Role of Women in Peacebuilding

 

From the Ground Up

ActionAid and Womankind Worldwide produced a 70-page report that chronicles women’s roles in peacebuilding in Liberia, Afghanistan, Nepal, Sierra Leone, and Pakistan. It details the barriers to female participation in peacemaking and makes a plea to the international community to put women at the forefront of peacebuilding by making the case that women are the “missing link” in peace processes. The report argues that “peace” has a different meaning for women than it does for men. It can mean food security, familial and economic stability, and the ability to speak up against violence. For men, peace often just means a ceasefire. “From the Ground Up” introduces a new perspective on women in the peacemaking process and gives a plethora of evidence to support it.

Cardona, Ivan et al. “From the Ground Up.” ActionAid. September 2012. Web. October 2013.
<http://www.actionaidusa.org/sites/files/actionaid/from_the_ground_up_-_full_report.pdf>.

 

Role of Women in Peace Building and Conflict Resolution in African Traditional Societies: A Selective Review

Author Chinwe Nwoye, a lecturer at Kenyatta University, analyzes women’s roles and influence in conflict resolution in Africa. This review is powerful since it is written by a woman in Kenya who is analyzing and discussing her own cultural heritage and peace processes. This piece analyzes six studies on women in Africa and divides the results into two sections: the roles of women in peacebuilding and the roles of women in conflict resolution. It discusses the definition of “peace” in Africa, childcare and mortality, women and peacemaking in relation to economic development, the role of the metaphorical “mother” in conflict resolution, and the role of women in both traditional tribal peace mediation and modern peace mediation. This piece is a great historical and political analysis of the female role in peacemaking and how to support it.

Chinwe Nwoye, Miriam Agatha. “Role of Women in Peace Building and Conflict Resolution in African Traditional Societies: A Selective Review.” Web. October 2013.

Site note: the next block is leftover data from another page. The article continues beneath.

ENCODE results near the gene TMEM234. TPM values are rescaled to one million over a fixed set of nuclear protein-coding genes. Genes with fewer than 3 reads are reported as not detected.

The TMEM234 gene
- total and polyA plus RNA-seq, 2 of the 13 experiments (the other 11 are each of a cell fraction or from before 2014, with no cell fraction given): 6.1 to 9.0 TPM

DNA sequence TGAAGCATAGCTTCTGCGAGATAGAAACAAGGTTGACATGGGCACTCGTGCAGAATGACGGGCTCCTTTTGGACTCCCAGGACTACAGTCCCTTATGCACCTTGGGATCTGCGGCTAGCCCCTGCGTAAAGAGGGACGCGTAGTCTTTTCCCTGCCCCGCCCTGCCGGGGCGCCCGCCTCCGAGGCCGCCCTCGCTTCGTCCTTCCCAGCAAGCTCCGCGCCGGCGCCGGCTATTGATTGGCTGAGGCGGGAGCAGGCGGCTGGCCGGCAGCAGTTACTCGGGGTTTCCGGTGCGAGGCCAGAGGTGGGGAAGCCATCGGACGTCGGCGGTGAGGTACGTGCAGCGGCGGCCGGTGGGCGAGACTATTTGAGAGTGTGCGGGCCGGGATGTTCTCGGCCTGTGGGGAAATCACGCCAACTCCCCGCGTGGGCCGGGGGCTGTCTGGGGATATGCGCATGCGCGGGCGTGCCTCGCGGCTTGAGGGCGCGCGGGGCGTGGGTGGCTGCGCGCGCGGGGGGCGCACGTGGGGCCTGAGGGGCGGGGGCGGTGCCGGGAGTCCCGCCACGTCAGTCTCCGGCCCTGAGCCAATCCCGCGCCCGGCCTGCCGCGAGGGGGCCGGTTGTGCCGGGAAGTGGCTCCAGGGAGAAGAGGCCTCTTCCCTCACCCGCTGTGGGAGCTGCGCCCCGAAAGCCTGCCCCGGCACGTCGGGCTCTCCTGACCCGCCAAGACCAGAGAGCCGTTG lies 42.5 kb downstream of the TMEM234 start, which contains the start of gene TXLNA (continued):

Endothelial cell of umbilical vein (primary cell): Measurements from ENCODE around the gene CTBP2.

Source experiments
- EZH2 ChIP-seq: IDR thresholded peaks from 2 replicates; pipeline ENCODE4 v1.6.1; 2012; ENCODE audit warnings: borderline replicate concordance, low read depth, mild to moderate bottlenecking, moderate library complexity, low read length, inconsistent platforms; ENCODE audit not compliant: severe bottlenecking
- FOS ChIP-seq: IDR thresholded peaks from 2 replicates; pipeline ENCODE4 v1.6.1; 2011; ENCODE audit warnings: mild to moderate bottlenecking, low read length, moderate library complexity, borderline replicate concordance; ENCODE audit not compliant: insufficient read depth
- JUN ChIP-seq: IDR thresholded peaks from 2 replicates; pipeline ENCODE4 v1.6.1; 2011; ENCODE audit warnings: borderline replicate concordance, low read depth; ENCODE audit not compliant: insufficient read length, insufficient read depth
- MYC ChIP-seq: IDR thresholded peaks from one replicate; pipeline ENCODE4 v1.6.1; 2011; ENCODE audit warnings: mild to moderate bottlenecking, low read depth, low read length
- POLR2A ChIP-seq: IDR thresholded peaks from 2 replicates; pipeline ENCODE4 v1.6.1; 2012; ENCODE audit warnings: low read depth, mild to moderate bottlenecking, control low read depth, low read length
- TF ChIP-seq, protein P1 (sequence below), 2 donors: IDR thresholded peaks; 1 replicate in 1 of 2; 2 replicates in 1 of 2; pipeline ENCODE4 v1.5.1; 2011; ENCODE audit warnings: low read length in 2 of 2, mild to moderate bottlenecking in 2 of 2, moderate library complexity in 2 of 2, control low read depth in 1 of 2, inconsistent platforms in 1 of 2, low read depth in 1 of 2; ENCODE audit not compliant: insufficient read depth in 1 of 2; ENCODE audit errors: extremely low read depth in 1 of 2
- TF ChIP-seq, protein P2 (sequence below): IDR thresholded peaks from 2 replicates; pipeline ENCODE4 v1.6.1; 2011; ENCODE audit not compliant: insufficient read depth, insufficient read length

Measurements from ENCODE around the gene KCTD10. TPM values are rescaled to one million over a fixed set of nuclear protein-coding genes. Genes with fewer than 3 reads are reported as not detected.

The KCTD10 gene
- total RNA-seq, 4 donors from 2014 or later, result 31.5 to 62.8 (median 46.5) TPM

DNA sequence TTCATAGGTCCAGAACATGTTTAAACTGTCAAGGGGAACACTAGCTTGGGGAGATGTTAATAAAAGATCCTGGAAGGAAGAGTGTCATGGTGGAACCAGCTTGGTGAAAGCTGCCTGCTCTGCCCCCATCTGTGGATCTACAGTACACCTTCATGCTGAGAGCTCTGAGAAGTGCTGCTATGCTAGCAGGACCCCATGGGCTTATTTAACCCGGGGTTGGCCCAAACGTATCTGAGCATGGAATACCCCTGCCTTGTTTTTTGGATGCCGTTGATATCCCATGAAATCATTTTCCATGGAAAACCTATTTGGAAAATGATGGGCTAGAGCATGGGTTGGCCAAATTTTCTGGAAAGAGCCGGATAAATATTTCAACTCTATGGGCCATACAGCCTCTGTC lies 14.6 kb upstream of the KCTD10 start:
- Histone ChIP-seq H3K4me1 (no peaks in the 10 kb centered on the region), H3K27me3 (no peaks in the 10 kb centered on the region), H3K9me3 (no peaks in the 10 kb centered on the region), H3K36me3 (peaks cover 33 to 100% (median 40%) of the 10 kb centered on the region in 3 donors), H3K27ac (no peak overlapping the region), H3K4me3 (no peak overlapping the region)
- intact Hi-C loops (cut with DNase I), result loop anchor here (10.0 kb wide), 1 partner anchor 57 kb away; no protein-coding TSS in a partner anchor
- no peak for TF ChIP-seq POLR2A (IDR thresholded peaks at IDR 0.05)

<http://www.afrikaworld.net/afrel/chinwenwoye.htm>.

 

Liberian Women’s Involvement in Peacemaking and Peacebuilding

Liberian President Ellen Johnson Sirleaf gave an address at the International Peace Institute’s African Leaders Series, “Consolidating a Future in Peace.” This transcript of her speech addresses the efforts of women in Liberia as they transition from peacemaking to peacebuilding. Sirleaf is an accomplished woman who is held in extremely high esteem for becoming the first female president of Liberia. She chose to speak about the role Liberian women played in the process of peacebuilding, and discusses how Liberian women directly experienced the negative effects of conflict. In times of war, women often experience sexual violence, political exclusion, and cultural discrimination. However, when the civil war in Liberia intensified, a group of Liberian women decided they needed to focus their efforts beyond relief and aid. They established the Liberian Women’s Initiative. President Sirleaf explains how the Initiative helped bring together women from all faiths and social groups and organized massive peace conferences and demonstrations. President Sirleaf and one of the women leaders, Leymah Gbowee, earned the 2011 Nobel Peace Prize for their work. The events and aftermath in Liberia are proof that women can mobilize for peace and be successful, deeming women an important inclusion in peace processes.

Sirleaf, Ellen Johnson. ” Liberian Women’s Involvement in Peacemaking and Peacebuilding.” New York. 26 September 2012. Web. October 2013. <http://www.emansion.gov.lr/doc/20120926%20President%20Sirleafs%20Statement%20at%20International%20Peace%20Institute%20(IPI)%20FINAL.pdf>.

 

Peace as a Gendered Process: Perspectives of Women Doing Peacebuilding in South Africa

This case study, completed by The International Journal of Peace Studies, addresses female involvement in the South African peace process and is based on research and workshops conducted in South Africa. The study takes an interesting angle on peace that I personally have not seen before, arguing that peace is truly gendered and that “[peace] is about men and women and how they relate to each other.” The study is also significant because it discusses peace in South Africa, which is a very unique and complex region.

De La Rey, Cheryl and Susan McKay. “Peace as a Gendered Process: Perspectives of Women Doing Peacebuilding in South Africa.” The International Journal of Peace Studies. Web. October 2013. <http://www.gmu.edu/programs/icar/ijps/vol7_1/Rey-McKay.html>.

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